Building Regional Produce Supply Chains

Melanie Chang and Kate Seely

 Helping Farms Access & Sell to Multiple Channels  Helping Large‐Volume Buyers Access Regional Foods


Whether the incentive is freshness, economic development, food safety, food resilience, healthy ecosystems, minimization of carbon footprint, or simply the desire for stronger community, the demand for regional foods is booming.   The increase in demand, however, is not being met.  Obstacles to efficient regional distribution are numerous and incredibly complex, with dysfunctional and inefficient logistics, policies, and business operations all along the vertical.   While there are individual success stories along the supply chain, businesses, nonprofits and government agencies are still searching for ways to turn isolated achievements into replicable models of high‐volume, regional food systems.   

In August 2010, FarmsReach hosted the first Regional Produce Supply Chain Convening – a design workshop – to collectively envision and design practical solutions, whether or not they involved technology. Participants represented farms, aggregators (and food hubs), distributors, and end‐business buyers.  The workshop revealed numerous systemic issues that must be addressed in order to create efficient regional logistics.  The lack of capital available for small and medium‐size farms, coupled with their lack of business skills, is a fundamental issue that has ripple effects down the supply chain.  Meanwhile, regulations and policy imposed by end‐buyers and the government have ripple effects back up the vertical to aggregators and producers.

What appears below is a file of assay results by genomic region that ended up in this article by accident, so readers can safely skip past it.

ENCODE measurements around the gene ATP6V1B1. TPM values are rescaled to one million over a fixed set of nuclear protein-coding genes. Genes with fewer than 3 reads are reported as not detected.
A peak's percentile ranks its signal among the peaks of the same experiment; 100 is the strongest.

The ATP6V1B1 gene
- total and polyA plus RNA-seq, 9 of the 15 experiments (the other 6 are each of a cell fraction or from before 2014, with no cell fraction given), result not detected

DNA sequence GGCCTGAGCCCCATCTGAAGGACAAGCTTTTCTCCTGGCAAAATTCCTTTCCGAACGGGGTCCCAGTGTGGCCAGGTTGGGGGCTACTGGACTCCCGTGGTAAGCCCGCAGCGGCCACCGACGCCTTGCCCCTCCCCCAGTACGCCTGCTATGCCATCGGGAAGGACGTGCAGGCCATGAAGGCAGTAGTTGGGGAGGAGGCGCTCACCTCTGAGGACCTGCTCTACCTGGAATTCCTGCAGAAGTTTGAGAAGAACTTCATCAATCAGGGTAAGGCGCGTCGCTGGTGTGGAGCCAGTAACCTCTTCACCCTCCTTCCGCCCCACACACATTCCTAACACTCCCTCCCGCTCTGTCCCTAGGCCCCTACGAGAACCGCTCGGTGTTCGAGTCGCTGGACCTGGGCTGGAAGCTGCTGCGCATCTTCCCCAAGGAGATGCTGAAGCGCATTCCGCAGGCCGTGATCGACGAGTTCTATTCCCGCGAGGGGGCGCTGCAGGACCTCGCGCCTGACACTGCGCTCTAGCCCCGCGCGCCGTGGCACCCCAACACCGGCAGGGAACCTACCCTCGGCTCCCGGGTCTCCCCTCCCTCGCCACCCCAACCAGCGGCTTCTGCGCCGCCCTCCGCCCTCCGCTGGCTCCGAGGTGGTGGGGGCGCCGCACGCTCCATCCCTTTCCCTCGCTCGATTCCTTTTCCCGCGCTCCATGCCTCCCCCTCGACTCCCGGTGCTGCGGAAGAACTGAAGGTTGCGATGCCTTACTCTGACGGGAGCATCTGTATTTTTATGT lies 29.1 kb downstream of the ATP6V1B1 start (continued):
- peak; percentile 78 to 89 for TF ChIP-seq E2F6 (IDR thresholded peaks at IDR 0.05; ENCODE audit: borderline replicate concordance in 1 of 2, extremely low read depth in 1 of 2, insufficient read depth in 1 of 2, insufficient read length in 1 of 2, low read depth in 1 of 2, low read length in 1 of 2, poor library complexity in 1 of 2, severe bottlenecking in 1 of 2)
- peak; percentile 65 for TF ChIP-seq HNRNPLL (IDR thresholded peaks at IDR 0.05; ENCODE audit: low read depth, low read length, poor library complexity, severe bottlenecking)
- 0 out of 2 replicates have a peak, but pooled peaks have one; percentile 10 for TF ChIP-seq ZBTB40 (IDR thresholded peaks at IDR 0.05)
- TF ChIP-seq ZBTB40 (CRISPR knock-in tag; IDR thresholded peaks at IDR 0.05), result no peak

We discovered many opportunities for innovation, investment and policy change for all stakeholders: 

• Technical assistance for farms to improve business operations and lower operating costs 

• Technical assistance and education to distributors and end‐buyers to better understand seasonality, diverse varieties, growing practices, and true costs of food; and to pass this information to customers 

• Aggregation infrastructure 

• More efficient division of labor; focusing each stakeholder on their core competencies 

• Revised regulations and policies that enable, not inhibit, small and medium‐size farms 

• Increased infusion of capital for all of the above 

Based on these findings, FarmsReach is leveraging our experience, our existing software platform, and new alliance with St. Onge Supply Chain Engineering to focus on farms’ core business operations.   Rebuilding efficient regional food systems will not be easy.  It will require the combined effort of many players to turn the concept into a logistical reality.  We hope our findings will assist other nonprofits, for‐profit businesses, policy‐makers, and funders to address these issues and rehabilitate this vital industry.

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